Participation Culture: as Old as Humans

Hamish Lindop
3 min readFeb 14


The Dawn of Everything” is such a remarkable, paradigm shifting book. The authors synthesise lots of emerging research which are illuminating vast stretches of time that have previously been relegated to something under a label called “prehistory”, which experts had presumed to be rather unexciting, with little in the way of human development, discovery, and experimentation. The picture that’s emerging is quite to the contrary: humans were actually more experimental, and flexible in their ability to adopt, try out, and switch between different social forms depending on which proved to be of greater utility according to the situation. An example is given of a tribal group that, during the hunting season, adopts a highly heirarchical, “control-and-command” power dynamic which is well suited to the needs of the hunt, but when the hunt is over, they adopt a very egalitarian, flat social structure where power is carefully shared.

One of the author’s key questions is “how did we get stuck?” In Western Society we’ve come to believe so greatly in heirarchy and centralisation that even our democracy is a far cry from something really participatory; for most people our most democratic moment comes every four years when we pick the leaders which usually come in two main flavours, but nowadays both flavours seem to have an underlying base of neoliberalism, and then we get back to a passive existence of providing labour, taxes, and rates, and receiving various services. And it is becoming starkly obvious how these heirarchical “one to many” ways of organising ourselves are at the root of inequity, exclusion, and environmental disaster.

The structure we are stuck in; the top dot being governments national and local, corporations, and even community groups as they become “instrumentalised” to become like corporations and conform to government regulations and requirements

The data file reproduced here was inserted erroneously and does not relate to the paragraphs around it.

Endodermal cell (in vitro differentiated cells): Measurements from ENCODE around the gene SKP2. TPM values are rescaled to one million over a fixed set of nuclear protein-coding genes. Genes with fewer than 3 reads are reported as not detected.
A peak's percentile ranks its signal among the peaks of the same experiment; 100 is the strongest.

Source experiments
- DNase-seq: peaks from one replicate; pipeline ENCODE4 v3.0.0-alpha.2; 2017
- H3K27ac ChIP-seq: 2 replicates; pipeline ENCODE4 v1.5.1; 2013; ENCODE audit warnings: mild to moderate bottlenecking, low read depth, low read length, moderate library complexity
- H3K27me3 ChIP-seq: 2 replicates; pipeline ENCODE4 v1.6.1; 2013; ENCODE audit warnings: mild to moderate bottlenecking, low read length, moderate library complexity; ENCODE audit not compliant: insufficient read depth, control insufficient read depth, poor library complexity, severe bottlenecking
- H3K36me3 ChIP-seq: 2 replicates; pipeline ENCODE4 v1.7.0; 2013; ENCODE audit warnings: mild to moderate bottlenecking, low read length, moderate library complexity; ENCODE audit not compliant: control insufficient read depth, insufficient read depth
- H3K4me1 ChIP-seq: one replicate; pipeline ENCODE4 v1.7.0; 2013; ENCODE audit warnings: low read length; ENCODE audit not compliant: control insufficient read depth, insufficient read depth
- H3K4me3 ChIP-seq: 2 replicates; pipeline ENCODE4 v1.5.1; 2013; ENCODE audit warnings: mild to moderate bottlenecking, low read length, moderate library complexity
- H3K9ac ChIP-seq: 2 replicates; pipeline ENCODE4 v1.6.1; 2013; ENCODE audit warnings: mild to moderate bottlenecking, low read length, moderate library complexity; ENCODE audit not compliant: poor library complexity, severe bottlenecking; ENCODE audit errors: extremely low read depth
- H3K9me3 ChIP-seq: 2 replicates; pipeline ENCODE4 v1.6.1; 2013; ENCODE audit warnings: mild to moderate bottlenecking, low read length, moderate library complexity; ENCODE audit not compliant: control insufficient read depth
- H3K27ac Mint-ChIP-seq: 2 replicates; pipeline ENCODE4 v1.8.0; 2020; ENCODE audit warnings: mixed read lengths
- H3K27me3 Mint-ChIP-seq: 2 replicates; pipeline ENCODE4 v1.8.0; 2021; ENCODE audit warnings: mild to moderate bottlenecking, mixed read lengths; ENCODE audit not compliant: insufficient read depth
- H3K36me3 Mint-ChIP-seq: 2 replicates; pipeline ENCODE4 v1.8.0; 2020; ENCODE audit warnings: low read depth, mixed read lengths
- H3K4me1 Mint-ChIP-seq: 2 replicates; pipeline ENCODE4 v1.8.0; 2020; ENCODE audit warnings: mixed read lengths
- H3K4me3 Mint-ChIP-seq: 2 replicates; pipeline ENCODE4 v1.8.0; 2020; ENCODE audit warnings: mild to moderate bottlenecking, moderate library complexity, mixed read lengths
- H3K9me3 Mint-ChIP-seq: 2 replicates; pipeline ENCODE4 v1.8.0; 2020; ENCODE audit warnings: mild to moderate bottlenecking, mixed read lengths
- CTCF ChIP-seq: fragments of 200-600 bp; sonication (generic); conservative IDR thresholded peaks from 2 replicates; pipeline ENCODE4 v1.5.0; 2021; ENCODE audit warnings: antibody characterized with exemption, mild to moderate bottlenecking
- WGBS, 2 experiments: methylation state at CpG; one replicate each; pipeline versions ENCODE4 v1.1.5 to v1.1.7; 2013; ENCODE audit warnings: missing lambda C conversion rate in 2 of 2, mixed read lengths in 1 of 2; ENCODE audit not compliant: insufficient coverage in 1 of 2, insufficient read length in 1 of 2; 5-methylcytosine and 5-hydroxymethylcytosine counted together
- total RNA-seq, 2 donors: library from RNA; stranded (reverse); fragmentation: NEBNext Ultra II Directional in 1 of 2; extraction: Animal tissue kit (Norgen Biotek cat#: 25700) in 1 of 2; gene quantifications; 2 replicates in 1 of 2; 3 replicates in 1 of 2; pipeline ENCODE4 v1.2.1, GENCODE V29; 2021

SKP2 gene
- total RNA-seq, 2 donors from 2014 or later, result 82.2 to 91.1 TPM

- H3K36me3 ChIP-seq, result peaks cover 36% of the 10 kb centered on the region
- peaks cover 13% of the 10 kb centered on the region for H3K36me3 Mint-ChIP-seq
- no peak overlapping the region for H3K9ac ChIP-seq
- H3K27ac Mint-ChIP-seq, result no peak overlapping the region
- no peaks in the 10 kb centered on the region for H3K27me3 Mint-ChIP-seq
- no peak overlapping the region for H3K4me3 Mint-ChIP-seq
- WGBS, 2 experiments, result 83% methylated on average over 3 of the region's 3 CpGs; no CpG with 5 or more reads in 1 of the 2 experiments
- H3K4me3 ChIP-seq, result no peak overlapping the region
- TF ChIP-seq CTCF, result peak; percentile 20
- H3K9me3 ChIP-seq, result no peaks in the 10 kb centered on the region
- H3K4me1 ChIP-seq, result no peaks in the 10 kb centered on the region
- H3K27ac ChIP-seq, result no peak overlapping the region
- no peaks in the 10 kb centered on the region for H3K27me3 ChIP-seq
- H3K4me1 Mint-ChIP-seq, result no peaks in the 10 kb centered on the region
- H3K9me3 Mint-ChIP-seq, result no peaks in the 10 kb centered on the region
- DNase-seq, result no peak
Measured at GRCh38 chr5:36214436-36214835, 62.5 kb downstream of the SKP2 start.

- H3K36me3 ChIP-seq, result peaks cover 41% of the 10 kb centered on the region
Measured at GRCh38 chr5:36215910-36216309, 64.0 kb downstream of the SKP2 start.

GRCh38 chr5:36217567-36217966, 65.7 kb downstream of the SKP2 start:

But for the vast majority of human history, human interactions didn’t look like this. They tended to be in small groups, with a flat structure, and most interactions were peer to peer. And most interestingly, this way of being is starting to reinstantiate itself.

Peer to Peer interactions are multi-directional, highly collaborative, and create more value over time as everyone’s “assets” are activated in a co-production process

The Community Lover’s Guide was a research project initiated to capture many examples of emerging “participation culture”, where groups of people were getting together to create value together in highly social, peer to peer ways. This research developed into the Participatory City approach, which creates a platform to reduce barriers to ordinary people getting involved in participation culture, and grow hyperlocal, place based participatory ecosystems.

A visualisation of the “Participation Platform” and the Participatory Ecosystem that it supports to grow

See an introductory video here. The Mii’kmaw Native Friendship centre has been developing the approach in Halifax to catalyse greater Truth and Reconciliation for indigenous people, see more about their amazing work here. And lastly I’ve begun to develop this approach with the Onehunga Oranga hub in Auckland, New Zealand, here’s a post about our journey.

I’m so tired of the way of living we have been stuck in, where citizens and community members are just thought of mostly as “bundles of needs”, and government and corporations are these big, unresponsive blobs that deliver one size fits all solutions. Would you like to join us in cocreating a world where everyone (even our natural world) can participate, connect, feel valued, have their needs met, and contribute their gifts? We need it now more than ever!



Hamish Lindop

Sharing insights from community building and social innovation, and reflections on ways of (well) being